Activists use rap music to pitch social justice awareness and action


MAUD NEVORET AND VISHAN CHARAMIS ARE JUST LIKE BOB MARLEY. They use music to inform and liberate. In “Redemption Song” Marley sang: “Emancipate yourself from mental slavery / None but our self can free our minds.” Maud and Vishan are using rap to do that in Montreal.

Maud and Vishan are part of Rap Battles for Social Justice, a Montreal collective of five activist rap musicians and other creative artists. The collective has staged 13 “rap battles” since 2015 to deliver “popular education with a beat.” Everyone shares in all the work it takes to stage each event.

Rap and a revolutionary spirit

Maud and Vishan are united by a strong sense of individual obligation to act for social justice and by a conviction that rap music is a good way to live out that obligation. However, there is nothing similar in how they each got to this point.

Maud grew up in France in a home where everything was all politics all the time. She quit school at 18 to found her own Marxist grassroots university, with about a dozen friends. They filled their days with radical talk and rap music.

Maud moved to Montreal in 2015. One night she ended up at one of the Rap Battles for Social Justice. She was completely captivated by the music and the possibilities of using the music to spread a broader social action message. She sought out and joined the collective.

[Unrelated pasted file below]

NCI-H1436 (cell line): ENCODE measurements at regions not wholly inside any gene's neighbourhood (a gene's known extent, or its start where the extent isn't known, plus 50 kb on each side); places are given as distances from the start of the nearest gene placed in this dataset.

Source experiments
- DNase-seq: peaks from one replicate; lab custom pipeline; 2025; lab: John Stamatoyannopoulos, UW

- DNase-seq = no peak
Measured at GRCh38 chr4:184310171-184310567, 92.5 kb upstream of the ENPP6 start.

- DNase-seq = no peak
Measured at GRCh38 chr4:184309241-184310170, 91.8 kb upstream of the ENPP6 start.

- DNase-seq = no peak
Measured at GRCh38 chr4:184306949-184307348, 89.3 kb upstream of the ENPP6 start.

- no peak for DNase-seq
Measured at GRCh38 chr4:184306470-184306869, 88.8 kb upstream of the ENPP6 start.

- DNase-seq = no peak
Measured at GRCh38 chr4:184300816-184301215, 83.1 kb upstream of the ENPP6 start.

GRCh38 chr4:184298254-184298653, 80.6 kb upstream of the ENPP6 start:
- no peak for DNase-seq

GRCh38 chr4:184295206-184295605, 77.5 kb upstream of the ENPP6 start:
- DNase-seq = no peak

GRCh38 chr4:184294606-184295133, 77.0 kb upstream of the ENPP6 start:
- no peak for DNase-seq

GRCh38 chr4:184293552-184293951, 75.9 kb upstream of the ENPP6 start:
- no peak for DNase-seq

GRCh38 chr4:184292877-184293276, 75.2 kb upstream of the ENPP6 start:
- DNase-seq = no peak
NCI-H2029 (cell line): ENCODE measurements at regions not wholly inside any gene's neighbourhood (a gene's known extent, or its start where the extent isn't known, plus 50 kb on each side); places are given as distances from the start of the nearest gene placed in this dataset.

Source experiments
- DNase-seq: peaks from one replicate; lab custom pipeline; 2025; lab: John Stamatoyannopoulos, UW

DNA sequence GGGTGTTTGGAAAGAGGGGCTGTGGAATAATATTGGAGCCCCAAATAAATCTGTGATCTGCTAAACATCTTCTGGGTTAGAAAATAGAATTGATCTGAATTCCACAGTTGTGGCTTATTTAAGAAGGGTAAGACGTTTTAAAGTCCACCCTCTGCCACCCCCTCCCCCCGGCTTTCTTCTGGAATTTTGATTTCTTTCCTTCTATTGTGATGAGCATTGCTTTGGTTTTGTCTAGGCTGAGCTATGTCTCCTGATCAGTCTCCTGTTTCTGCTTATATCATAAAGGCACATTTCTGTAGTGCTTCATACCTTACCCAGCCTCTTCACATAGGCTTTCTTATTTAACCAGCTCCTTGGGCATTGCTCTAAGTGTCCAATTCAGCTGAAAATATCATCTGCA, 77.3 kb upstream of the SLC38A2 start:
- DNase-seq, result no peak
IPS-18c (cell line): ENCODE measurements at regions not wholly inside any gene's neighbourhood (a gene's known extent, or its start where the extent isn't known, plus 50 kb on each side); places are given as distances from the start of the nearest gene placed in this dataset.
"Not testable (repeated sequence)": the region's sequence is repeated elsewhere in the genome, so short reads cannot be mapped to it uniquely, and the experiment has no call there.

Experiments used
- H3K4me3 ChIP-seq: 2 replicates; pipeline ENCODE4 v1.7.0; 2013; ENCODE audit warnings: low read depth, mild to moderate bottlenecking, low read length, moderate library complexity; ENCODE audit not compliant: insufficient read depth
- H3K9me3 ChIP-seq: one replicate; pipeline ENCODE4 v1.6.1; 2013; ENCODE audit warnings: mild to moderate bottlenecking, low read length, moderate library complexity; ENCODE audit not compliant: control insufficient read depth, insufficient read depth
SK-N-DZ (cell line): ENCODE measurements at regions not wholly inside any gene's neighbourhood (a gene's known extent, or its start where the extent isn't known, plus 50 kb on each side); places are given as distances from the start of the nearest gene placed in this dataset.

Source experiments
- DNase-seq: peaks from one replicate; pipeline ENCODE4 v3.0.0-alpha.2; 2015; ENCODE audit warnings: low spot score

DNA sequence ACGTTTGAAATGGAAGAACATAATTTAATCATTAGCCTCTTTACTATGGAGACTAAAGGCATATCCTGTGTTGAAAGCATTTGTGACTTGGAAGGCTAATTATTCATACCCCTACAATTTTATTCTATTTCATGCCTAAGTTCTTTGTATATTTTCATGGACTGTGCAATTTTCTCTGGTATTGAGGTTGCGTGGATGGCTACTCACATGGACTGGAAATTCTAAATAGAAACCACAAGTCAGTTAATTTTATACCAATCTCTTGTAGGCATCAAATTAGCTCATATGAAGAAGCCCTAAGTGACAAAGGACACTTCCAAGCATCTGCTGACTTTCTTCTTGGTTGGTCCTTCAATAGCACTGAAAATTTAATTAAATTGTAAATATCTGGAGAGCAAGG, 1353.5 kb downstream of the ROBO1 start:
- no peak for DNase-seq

Vishan’s path was different—more about the music first. However, some trouble in high school brought him into face-to-face contact with the realities of social and economic inequality. When he started to perform at open mic events those were the topics he rapped about.

“My parents raised me with the idea that if you see something wrong, do something about it,” says Vishan.

The Rap Battles for Social Justice wanted him in their collective. Vishan didn’t say no.

Two ‘battles’ a year

The Rap Battles for Social Justice aim is to mount two events a year. Work on each event starts with the organizing group choosing a focus. “We get together and build one show. It’s very friendly, warm even,” says Maud.

Each project consists of a workshop and a show.

Maud says, “I would call what we do ‘consciousness rap.’ It goes right back to what rap was when it started in the Bronx: it’s was to uplift the consciousness of the people.”

“But I would say it’s a bit spiritual, too. It’s activist, but it brings you together. The music is like charcoal during a hard winter: it warms you, gives you courage and consciousness.”

The workshop is usually held at Concordia University, as the group is funded in part by the Concordia Student Union and the student-driven Sustainability Action Fund.

The first half of the workshop concentrates on learning all about the selected issue from experts on it. The second half is a writing workshop, where games, exercises and activities are used to teach people how to write raps.

The goal is to put on a good show

The other component is staging the show. It generally involves artists from across Montreal’s hip-hop scene, and can also include an opportunity for participants from the workshop to perform.

The goal is to put on a good show that entertains, as much as it raises awareness about the issue in question, and to raise money for a grassroots group or project involved in the issue.

The show is always staged as a mock battle, with rappers making arguments and counter arguments. “It’s about knowing your enemy kind of,” says Maud.

“It’s more like friendly games. It’s always fun. It’s always warm. The most important thing is community in both parts of the event.”

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